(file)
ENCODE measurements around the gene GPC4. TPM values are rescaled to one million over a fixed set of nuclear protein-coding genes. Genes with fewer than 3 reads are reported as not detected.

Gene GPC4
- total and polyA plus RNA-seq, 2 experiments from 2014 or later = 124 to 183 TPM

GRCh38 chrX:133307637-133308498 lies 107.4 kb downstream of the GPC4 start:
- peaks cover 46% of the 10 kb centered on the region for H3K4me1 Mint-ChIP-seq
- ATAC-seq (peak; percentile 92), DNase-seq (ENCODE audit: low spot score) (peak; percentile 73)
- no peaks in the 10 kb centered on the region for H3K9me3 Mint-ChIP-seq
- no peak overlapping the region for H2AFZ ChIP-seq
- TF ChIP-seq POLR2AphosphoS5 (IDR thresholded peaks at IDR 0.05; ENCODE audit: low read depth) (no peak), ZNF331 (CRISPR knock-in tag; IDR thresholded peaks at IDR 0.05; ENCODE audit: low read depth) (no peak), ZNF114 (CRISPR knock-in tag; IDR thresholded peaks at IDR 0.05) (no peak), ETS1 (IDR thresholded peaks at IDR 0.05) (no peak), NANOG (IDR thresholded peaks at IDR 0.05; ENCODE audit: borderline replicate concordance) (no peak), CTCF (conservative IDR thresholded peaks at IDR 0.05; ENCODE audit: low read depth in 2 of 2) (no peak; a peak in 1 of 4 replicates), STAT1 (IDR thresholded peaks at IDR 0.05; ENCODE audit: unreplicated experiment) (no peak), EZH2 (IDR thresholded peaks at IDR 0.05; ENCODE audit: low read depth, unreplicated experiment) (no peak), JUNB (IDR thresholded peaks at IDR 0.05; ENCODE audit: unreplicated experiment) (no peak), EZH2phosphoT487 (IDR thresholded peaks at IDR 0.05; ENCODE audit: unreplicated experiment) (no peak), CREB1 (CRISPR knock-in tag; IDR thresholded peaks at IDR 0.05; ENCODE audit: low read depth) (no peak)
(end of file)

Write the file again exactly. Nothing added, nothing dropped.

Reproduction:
ENCODE measurements around the gene GPC4. TPM values are rescaled to one million over a fixed set of nuclear protein-coding genes. Genes with fewer than 3 reads are reported as not detected.

Gene GPC4
- total and polyA plus RNA-seq, 2 experiments from 2014 or later = 124 to 183 TPM

GRCh38 chrX:133307637-133308498 lies 107.4 kb downstream of the GPC4 start:
- peaks cover 46% of the 10 kb centered on the region for H3K4me1 Mint-ChIP-seq
- ATAC-seq (peak; percentile 92), DNase-seq (ENCODE audit: low spot score) (peak; percentile 73)
- no peaks in the 10 kb centered on the region for H3K9me3 Mint-ChIP-seq
- no peak overlapping the region for H2AFZ ChIP-seq
- TF ChIP-seq POLR2AphosphoS5 (IDR thresholded peaks at IDR 0.05; ENCODE audit: low read depth) (no peak), ZNF331 (CRISPR knock-in tag; IDR thresholded peaks at IDR 0.05; ENCODE audit: low read depth) (no peak), ZNF114 (CRISPR knock-in tag; IDR thresholded peaks at IDR 0.05) (no peak), ETS1 (IDR thresholded peaks at IDR 0.05) (no peak), NANOG (IDR thresholded peaks at IDR 0.05; ENCODE audit: borderline replicate concordance) (no peak), CTCF (conservative IDR thresholded peaks at IDR 0.05; ENCODE audit: low read depth in 2 of 2) (no peak; a peak in 1 of 4 replicates), STAT1 (IDR thresholded peaks at IDR 0.05; ENCODE audit: unreplicated experiment) (no peak), EZH2 (IDR thresholded peaks at IDR 0.05; ENCODE audit: low read depth, unreplicated experiment) (no peak), JUNB (IDR thresholded peaks at IDR 0.05; ENCODE audit: unreplicated experiment) (no peak), EZH2phosphoT487 (IDR thresholded peaks at IDR 0.05; ENCODE audit: unreplicated experiment) (no peak), CREB1 (CRISPR knock-in tag; IDR thresholded peaks at IDR 0.05; ENCODE audit: low read depth) (no peak)